“I was surprised by Ash Wednesday — just the fire behaviour, the sheer speed and the impact it had. Similarly again, at Wangary (on the Eyre Peninsula) in 2005 and then more recently in Pinery. Pinery was uncontrollable from when it started until the weather conditions abated.

“While we have fires each season, some are controllable but we get those occasions when fires happen and they’re just not controllable.

“The focus for those sorts of events is about that preparation and what the community needs to do. From a CFS prospective, our volunteers and staff are at the highest level of preparedness from now right through until the end of the fire season.

“The community needs to be as prepared as we are — it’s not a matter of if, but when.

“It is going to happen. People need to heed the message about being prepared.

“It’s the key to surviving — that’s what it is all about, surviving.

“Homes can be rebuilt, sheds, fences all that, while they’re tragic losses, they’re not as tragic as a life lost.

“When you look back post a big event, people are prepared the following season but a level of complacency creeps in and people start thinking, ‘if it’s happened to us once, it won’t happen again’. History has shown that it will.”

Data on bushfires between 1917 and 1945 is not comprehensive but reports show there were about 44 major fires recorded.

Bushfires raged through the 1950s, including the 1955 Black Sunday and 1958 South-East pine forest fires.

During 1960, a large fire burnt in northern Yorke Peninsula.

Two other major fires occurred that year — one near Wirrabara in the Flinders Ranges, and the other at Tintinara.

In 1961, a fire in pastoral country burnt a large area of Wilpena Pound.

Forty major fires were reported during the 1980s.

Ash Wednesday I and II fires occurred in February 1980 and February 1983 respectively. Over that decade, more than 830,000ha of land was burnt.

Ten fires in the north east of the state burnt in excess of 10,000ha each.

One, attributed to 43 lightning strikes in November 1989, was estimated to burn more than 600,000ha of land.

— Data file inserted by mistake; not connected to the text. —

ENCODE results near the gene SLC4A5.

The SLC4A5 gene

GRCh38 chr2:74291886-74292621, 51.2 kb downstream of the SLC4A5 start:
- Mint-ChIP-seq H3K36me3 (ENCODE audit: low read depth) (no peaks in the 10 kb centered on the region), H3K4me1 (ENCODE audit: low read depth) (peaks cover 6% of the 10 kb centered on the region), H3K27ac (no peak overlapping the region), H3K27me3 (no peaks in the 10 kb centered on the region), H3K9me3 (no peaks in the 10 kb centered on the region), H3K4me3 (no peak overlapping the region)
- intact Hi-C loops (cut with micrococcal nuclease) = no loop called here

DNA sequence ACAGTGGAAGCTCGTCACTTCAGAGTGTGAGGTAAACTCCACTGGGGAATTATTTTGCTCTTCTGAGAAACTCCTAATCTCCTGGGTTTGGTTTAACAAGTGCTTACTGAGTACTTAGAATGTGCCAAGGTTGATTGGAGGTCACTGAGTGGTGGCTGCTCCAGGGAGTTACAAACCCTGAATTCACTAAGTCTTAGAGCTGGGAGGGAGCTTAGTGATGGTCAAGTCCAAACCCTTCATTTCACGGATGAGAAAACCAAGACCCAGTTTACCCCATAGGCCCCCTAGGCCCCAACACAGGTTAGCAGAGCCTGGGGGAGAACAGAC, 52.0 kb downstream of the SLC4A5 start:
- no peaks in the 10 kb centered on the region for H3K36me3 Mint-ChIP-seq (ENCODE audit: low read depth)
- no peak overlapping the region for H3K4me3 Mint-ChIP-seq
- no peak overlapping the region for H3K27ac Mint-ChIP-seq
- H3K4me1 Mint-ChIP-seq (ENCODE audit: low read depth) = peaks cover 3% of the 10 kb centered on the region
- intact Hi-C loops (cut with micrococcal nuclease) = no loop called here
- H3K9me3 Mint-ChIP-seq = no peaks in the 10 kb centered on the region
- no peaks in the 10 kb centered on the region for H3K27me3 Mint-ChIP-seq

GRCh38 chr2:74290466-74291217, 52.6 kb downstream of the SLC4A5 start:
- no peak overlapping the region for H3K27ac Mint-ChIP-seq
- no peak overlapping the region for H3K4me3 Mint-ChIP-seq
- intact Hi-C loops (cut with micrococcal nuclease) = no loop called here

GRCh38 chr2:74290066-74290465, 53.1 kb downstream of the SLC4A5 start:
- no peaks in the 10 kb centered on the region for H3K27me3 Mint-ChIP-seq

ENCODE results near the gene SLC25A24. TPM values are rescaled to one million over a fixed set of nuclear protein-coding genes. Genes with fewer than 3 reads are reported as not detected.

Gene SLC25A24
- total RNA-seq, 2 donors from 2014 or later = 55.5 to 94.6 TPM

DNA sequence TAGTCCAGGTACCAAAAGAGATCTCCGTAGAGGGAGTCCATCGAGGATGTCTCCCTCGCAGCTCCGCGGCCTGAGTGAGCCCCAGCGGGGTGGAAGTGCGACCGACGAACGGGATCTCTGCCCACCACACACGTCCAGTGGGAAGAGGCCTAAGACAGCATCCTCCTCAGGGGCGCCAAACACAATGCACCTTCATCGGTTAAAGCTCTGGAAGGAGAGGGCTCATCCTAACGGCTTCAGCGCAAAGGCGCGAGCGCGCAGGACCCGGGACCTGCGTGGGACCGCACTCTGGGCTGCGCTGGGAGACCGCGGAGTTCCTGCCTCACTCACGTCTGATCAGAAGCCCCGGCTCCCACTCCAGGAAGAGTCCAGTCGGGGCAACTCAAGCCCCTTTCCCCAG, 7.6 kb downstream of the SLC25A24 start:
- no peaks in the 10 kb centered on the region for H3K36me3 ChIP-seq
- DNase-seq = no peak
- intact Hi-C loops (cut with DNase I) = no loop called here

Other fires that posed a significant threat during the 1980s were Horsnell Gully, Black Hill, Port Lincoln, Kapunda, Strathalbyn, Morialta, and Kersbrook.

Over the following decade, 70 major fires ripped through South Australia — the largest ones were recorded at Ernabella, Flinders Chase and Ngarkat.

At the beginning of the new millennium, 53 major fires were recorded with the biggest blazes at Mt Rescue, Gawler Ranges, De Molle River and Ngarkat.

On January 11, 2005, two fires of major significance occurred — one at Wangary on the Eyre Peninsula and the other at Mt Osmond in the Adelaide Hills.

The Wangary fire burnt with significant losses including nine lives lost, 93 homes destroyed and about 47,000 livestock killed.

For 10 days from December 6, 2007, a significant dry lightning storm ignited around 14 fires on Kangaroo Island.

Of these, six developed into major bushfires and burnt out of control.

The suppression response mobilised for these fires was the largest in South Australian history, and involved 1400 people and resources from South Australia, Victoria, New South Wales, Queensland and Western Australia.

The Bangor fire raged for a month — from January 14 to February 14, 2014 — and threatened Laura, Wirrabara and Stone Hut, and the small community of Beetaloo Valley.

In January last year, the Sampson Flat fire was declared a major emergency as the fire burned uncontrolled for four days, destroying homes, businesses, forest, grazing land, vineyards, livestock and properties.

The damage bill was estimated at $13 million.

South Australia experienced its last major bushfire on November 25 last year when fierce flames travelled at speed through the Mid-North’s wheat belt.

The fire impacted people, livestock and townships including Pinery, Mallala, Wasleys, Roseworthy, Freeling, Hamley Bridge, Daveyston, Greenock and Kapunda.

More than 1700 firefighters responded, with support from the Victoria Fire Authorities.

Sadly, two lives were lost and 91 homes were destroyed.